|Nyishi, Nisi, Nishing|
|Region||Arunachal Pradesh, Assam|
|220,000 (2001 census)|
Nishi (also known as Nyishi, Nisi, Nishing, Nissi, Nyising, Bangni, Dafla, Daphla, Lel) is a Sino-Tibetan language of the Tani branch spoken in lower Subansiri and East Kameng districts of Arunachal Pradesh and Darrang District of Assam in India. According to 1991 census of India the population of the Nishi speakers is 173,791. The total population of Nishi speakers as per 1997 database is 261,000 including 37,300 Tagins. Though there are plenty of variations across regions, the dialects of Nishi, such as Tagin, are easily mutually intelligible. 'Nisi' is sometimes used as a cover term for western Tani languages.
Nishi is a subject–object–verb language.:80
The main origin of this language has been pointed out by George Abraham Grierson as ‘Dafla’. He included different varieties under a common name which is known as North Assam group. The varieties are Abor, Miri and Dafla according to him. Daflas used to denote them as ‘Nyi-Sing’. these tribes inhabited between the Assam Valley and Tibet. Then they started to spread in Lakhimpur, Sibsagar and Darrang Districts of Assam. Mr. William Robinson in his notes mentioned that Daflas were spread over a region from 92°50’ to 94° north latitude.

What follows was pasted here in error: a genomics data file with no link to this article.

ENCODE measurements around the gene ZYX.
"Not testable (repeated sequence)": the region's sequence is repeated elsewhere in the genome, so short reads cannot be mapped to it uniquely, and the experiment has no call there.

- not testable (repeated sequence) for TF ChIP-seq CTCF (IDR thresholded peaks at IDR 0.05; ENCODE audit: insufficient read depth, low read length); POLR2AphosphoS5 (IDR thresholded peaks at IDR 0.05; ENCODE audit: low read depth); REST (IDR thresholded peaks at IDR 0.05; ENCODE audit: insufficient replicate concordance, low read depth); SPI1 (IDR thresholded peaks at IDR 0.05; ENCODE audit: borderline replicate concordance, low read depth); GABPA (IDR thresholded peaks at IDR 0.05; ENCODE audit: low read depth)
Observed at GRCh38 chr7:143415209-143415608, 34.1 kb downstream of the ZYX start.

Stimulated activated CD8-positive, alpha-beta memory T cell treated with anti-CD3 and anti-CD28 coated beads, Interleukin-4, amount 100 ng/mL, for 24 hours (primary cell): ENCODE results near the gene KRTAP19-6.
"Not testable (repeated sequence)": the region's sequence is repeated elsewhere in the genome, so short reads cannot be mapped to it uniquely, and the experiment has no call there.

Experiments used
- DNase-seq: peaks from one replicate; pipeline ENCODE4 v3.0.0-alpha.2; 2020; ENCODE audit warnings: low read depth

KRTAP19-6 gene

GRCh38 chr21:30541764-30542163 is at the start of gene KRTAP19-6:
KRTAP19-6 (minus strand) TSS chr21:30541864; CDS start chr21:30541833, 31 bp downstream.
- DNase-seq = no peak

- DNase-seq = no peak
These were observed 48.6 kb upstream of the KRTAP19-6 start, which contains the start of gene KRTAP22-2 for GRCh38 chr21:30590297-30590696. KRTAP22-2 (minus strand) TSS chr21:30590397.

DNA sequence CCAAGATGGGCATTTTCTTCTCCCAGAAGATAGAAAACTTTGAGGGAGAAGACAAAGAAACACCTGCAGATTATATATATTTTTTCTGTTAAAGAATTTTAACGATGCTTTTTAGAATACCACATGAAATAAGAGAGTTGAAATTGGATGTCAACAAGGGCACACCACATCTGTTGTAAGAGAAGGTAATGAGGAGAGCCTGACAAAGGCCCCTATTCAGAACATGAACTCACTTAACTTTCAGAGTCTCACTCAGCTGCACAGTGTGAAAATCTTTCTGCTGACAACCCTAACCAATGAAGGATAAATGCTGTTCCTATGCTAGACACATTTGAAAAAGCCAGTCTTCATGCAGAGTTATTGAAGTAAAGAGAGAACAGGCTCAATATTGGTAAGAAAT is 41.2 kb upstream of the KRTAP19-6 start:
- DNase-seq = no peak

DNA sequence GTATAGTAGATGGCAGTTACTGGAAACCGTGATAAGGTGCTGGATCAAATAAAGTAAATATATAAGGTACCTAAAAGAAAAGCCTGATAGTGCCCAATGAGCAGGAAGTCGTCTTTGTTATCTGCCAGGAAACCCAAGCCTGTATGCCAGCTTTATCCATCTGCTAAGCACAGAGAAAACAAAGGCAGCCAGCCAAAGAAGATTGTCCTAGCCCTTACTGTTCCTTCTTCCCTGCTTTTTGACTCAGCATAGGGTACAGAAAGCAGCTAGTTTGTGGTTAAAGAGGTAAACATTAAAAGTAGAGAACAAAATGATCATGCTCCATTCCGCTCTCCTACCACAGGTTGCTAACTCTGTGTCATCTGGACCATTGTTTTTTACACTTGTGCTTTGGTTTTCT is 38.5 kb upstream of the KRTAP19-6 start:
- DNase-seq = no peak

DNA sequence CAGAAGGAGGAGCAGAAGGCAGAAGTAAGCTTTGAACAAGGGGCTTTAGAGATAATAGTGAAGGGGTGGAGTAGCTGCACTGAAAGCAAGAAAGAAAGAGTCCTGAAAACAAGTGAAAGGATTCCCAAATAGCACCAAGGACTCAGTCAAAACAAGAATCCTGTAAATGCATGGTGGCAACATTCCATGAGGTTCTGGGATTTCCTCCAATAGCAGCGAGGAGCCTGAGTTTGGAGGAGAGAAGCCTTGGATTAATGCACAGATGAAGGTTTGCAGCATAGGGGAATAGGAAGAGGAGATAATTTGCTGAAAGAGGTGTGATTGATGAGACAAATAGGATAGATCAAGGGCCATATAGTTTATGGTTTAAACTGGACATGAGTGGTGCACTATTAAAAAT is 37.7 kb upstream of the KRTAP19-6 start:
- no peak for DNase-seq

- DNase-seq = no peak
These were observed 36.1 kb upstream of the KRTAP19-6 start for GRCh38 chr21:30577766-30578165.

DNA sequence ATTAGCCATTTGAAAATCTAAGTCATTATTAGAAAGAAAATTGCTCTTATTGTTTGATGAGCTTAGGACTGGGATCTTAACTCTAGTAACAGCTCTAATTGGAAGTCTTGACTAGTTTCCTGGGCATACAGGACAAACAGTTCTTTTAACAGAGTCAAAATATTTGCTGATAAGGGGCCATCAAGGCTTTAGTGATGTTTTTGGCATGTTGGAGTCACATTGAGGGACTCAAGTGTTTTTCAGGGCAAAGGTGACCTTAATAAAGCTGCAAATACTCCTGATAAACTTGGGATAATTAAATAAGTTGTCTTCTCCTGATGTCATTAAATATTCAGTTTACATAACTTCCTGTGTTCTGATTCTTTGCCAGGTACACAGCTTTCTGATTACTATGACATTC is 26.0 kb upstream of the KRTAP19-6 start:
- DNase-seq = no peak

The word nyishi itself means "upland man", and is a compound of nyi ("man") and shi ("highland").:4
- bénam – "to hold"
- benam – "to deliver"
- bènam – "to vomit"
Counting system differs in case of human vs. non-human objects.
- 230,000 (2001 census), less 23,000 Bangni (2007), plus 10,000 Hill Miri (undated)
- Nishi at Ethnologue (18th ed., 2015)
- Hammarström, Harald; Forkel, Robert; Haspelmath, Martin; Bank, Sebastian, eds. (2016). "Nyishi". Glottolog 2.7. Jena: Max Planck Institute for the Science of Human History.
- Abraham, P. T. "A Grammar of Nyishi Language" (PDF). Retrieved 14 December 2015.
- Linguistic Survey Of India, Vol. III part I (Tibeto Burman Family) first published almost a century ago
- Lahiri, Bornini (2013). "Noun Cases in Nyishi" (PDF). New Delhi. Retrieved 14 December 2015.